New Delhi: India on Thursday expressed “deep dismay" at the conviction of former president Maumoon Abdul Gayoom and the sitting Chief Justice, Abdulla Saeed, by a court in the Maldives that sentenced both of them to 19 months in prison ahead of national polls in the atoll nation in September.
India’s expression of dismay rather than condemnation of the development is being seen as an indication of New Delhi being careful in its response, mindful that any strong reaction can tilt the Indian ocean atoll nation further into China’s orbit.
“Since the beginning of the political crisis in the Maldives, India has repeatedly urged the government of the Maldives to allow all institutions, including the Supreme Court and the Parliament, to function in a free and independent manner, and to permit genuine political dialogue between all political parties," the Indian foreign ministry said, referring to the imposition of emergency in Maldives twice since 5 February.
This followed a Supreme Court order on 1 February that sought the release of nine opposition MPs charged with treason.
“It is, therefore, with deep dismay that we learned that the former president of the Maldives as well as the chief justice of the Supreme Court are being sentenced to long prison terms without fair trial," said the Indian statement released after a court in the Maldives on Wednesday convicted Gayoom and the sitting chief justice for obstruction of justice.
“This casts doubt on the commitment of the government of the Maldives to uphold the rule of law and will also call into question the credibility of the entire process of presidential elections in September this year," it said.
“India believes that a democratic, stable and prosperous Maldives is in the interests of all its neighbours and friends in the Indian Ocean. It reiterates its advice to the government of the Maldives to restore the credibility of the electoral and political process by immediately releasing political prisoners, including former President Gayoom and Chief Justice Abdulla Saeed, and creating the necessary conditions for the participation of all political forces in the presidential elections," it said.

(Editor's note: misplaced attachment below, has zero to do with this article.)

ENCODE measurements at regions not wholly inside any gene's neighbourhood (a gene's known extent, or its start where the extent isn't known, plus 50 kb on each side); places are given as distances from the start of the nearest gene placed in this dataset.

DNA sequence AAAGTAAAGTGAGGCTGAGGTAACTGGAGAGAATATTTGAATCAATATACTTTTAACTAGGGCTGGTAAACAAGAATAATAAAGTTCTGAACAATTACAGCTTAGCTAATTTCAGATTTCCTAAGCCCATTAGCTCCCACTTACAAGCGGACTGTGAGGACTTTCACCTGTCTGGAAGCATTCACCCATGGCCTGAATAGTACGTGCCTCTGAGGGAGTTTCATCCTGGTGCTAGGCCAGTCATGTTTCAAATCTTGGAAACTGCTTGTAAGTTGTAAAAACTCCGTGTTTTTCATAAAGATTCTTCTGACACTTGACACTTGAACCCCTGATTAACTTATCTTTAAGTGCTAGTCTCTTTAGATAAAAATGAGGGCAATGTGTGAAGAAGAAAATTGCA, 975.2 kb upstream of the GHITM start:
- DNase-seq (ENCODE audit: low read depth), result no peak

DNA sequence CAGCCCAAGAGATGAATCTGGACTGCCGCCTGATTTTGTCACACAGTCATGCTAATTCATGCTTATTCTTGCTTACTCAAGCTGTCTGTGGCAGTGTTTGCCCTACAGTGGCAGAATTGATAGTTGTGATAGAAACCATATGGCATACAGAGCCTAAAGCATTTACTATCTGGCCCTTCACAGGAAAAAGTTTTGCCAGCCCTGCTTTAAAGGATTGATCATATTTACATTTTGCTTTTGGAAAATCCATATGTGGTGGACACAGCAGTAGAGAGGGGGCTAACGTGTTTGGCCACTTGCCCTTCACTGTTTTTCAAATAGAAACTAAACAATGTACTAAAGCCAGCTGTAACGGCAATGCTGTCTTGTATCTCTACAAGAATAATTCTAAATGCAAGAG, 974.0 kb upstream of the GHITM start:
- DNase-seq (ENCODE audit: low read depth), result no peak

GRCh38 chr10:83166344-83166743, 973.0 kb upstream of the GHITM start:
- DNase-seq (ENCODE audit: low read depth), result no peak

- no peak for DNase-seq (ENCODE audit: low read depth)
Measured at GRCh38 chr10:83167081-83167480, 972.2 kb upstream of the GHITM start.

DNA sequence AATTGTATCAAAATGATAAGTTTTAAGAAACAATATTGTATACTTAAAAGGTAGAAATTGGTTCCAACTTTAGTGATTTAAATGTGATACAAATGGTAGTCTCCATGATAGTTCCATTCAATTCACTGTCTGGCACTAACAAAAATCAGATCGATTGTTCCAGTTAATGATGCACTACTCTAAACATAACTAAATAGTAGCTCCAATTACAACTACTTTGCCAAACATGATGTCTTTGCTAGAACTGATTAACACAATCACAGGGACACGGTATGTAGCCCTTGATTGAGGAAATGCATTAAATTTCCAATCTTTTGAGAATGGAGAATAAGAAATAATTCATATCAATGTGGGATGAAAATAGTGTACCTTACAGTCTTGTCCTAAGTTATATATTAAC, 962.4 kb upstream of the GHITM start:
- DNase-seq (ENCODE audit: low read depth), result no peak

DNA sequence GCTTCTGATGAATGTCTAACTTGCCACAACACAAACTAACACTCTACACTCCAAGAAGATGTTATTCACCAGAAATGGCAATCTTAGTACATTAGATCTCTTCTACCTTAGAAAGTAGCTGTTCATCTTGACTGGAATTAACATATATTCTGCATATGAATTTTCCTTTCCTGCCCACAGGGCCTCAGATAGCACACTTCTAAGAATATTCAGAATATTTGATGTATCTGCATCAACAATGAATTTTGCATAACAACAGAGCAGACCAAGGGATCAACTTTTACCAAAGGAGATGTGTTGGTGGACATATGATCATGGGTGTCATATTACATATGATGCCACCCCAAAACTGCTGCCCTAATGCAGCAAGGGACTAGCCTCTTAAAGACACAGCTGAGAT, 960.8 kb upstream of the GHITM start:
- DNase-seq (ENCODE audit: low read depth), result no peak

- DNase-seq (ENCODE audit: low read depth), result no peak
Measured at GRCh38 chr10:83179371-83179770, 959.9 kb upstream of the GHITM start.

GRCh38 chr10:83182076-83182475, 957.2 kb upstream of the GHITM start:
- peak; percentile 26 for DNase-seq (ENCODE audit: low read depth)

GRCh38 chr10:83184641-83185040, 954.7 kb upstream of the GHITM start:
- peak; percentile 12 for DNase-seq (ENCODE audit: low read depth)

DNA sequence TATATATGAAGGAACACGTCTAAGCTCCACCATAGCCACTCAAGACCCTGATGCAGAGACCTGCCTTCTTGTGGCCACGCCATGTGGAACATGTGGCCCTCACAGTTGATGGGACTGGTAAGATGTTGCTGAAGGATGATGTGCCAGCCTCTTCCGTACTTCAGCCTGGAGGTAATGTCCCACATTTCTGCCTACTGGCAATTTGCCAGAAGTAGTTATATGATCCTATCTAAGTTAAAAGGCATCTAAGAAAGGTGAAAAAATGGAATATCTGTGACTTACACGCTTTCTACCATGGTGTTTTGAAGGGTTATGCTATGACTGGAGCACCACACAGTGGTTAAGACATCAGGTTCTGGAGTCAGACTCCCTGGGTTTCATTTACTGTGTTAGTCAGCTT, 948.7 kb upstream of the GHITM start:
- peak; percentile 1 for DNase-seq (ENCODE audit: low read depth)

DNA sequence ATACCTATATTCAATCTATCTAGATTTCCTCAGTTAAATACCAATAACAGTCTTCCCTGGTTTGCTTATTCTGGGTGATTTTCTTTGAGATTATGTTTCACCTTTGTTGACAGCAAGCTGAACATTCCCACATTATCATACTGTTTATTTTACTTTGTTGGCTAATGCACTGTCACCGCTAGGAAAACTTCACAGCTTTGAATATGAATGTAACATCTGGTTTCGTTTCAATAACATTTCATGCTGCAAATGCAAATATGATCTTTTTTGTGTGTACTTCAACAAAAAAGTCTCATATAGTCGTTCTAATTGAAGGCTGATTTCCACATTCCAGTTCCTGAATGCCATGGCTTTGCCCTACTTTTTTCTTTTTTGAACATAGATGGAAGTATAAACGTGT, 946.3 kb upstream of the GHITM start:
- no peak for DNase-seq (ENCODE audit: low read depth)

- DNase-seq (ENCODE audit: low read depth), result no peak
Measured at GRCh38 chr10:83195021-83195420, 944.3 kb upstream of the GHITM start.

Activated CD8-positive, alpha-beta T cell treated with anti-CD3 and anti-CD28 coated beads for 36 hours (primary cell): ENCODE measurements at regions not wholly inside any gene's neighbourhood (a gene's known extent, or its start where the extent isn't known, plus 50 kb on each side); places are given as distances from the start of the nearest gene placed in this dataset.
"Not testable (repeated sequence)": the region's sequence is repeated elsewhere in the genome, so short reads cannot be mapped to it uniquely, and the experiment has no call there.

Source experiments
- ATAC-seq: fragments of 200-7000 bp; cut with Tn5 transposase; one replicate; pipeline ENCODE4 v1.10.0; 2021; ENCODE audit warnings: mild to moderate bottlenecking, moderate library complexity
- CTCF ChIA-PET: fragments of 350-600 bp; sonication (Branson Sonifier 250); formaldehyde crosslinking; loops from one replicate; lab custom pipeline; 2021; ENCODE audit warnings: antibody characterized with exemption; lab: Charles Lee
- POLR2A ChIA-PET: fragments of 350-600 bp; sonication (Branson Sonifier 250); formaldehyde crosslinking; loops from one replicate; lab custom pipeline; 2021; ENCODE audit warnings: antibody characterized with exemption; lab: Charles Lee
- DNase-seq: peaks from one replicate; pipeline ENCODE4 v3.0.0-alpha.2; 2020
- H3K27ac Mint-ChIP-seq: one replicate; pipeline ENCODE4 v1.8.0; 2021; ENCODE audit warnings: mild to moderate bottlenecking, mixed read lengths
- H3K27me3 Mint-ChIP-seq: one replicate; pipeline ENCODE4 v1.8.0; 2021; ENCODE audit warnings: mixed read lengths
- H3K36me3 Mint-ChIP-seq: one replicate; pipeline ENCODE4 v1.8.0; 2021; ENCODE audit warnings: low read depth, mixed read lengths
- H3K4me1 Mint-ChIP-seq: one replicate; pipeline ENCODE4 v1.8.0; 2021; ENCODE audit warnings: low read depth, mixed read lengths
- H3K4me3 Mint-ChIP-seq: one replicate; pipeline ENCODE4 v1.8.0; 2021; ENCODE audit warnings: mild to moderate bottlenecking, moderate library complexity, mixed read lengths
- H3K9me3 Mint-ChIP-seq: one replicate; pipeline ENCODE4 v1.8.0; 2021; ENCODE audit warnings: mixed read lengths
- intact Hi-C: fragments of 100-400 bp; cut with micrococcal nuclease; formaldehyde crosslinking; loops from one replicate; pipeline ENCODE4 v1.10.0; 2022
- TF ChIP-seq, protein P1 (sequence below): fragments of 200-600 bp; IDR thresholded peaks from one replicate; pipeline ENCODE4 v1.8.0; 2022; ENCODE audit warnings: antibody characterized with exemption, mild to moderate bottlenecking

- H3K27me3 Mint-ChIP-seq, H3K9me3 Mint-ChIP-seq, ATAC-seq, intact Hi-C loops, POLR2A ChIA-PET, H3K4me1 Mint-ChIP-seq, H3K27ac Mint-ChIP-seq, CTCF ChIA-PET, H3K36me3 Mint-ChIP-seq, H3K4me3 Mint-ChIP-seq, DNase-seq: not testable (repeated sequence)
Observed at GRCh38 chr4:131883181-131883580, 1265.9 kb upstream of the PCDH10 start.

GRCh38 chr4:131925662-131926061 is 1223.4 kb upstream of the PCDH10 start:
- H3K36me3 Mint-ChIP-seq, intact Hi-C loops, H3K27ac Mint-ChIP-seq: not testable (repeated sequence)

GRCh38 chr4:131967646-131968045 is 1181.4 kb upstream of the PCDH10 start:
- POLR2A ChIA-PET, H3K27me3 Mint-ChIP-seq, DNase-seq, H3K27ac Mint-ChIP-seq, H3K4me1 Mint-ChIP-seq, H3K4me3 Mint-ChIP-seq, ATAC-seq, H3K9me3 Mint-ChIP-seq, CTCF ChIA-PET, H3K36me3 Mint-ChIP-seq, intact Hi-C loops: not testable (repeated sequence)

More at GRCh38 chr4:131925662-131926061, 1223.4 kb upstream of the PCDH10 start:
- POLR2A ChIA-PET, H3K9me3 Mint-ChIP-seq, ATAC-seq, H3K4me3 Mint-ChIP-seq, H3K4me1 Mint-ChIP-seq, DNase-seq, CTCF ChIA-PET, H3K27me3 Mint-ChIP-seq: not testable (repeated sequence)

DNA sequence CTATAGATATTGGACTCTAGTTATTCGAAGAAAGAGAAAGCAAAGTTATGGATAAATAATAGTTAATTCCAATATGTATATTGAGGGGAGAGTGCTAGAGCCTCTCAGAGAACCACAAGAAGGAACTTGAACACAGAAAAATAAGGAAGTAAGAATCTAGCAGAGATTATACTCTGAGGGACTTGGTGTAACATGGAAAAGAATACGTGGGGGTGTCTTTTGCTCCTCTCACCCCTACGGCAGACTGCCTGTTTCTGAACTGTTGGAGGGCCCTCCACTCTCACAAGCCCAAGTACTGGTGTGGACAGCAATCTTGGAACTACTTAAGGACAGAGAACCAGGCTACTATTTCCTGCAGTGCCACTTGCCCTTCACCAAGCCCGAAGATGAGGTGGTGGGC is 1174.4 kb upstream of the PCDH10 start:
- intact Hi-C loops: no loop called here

According to a Reuters report, the trials are widely seen as part of a plan by President Abdulla Yameen to tighten his grip on power ahead of elections in September when he will seek a second five-year term against an opposition yet to decide on a single candidate. The government denies this.
The country of 400,000 citizens is popular with tourists but has seen political unrest since its first democratically elected leader Mohamed Nasheed was forced to quit amid a police mutiny in 2012. He was convicted of terrorism charges in 2015 and sentenced to 13 years imprisonment after a trial that was criticized as unfair.
Gayoom, the country’s longest serving leader, Saeed and Supreme Court justice Ali Hameed were found guilty on Wednesday after they were charged for refusing to hand over their mobile phones for a police investigation.
Gayoom told the court he denied the charges and said the trial was unfair. Najeeb said the trial was conducted in accordance with the law.
Dunya Maumoon, the daughter of Gayoom, who resigned from Yameen’s government after her father was arrested, said her family was deeply shocked by the convictions.
The Indian Ocean island chain has faced upheaval since February, when Yameen, Gayoom’s half-brother, imposed a 45-day state of emergency to annul a Supreme Court ruling that quashed the convictions of nine opposition leaders, including Nasheed.
The opposition has accused Yameen’s government of jailing leaders who could challenge Yameen’s re-election bid, a charge the government denies.
Reuters contributed to this report.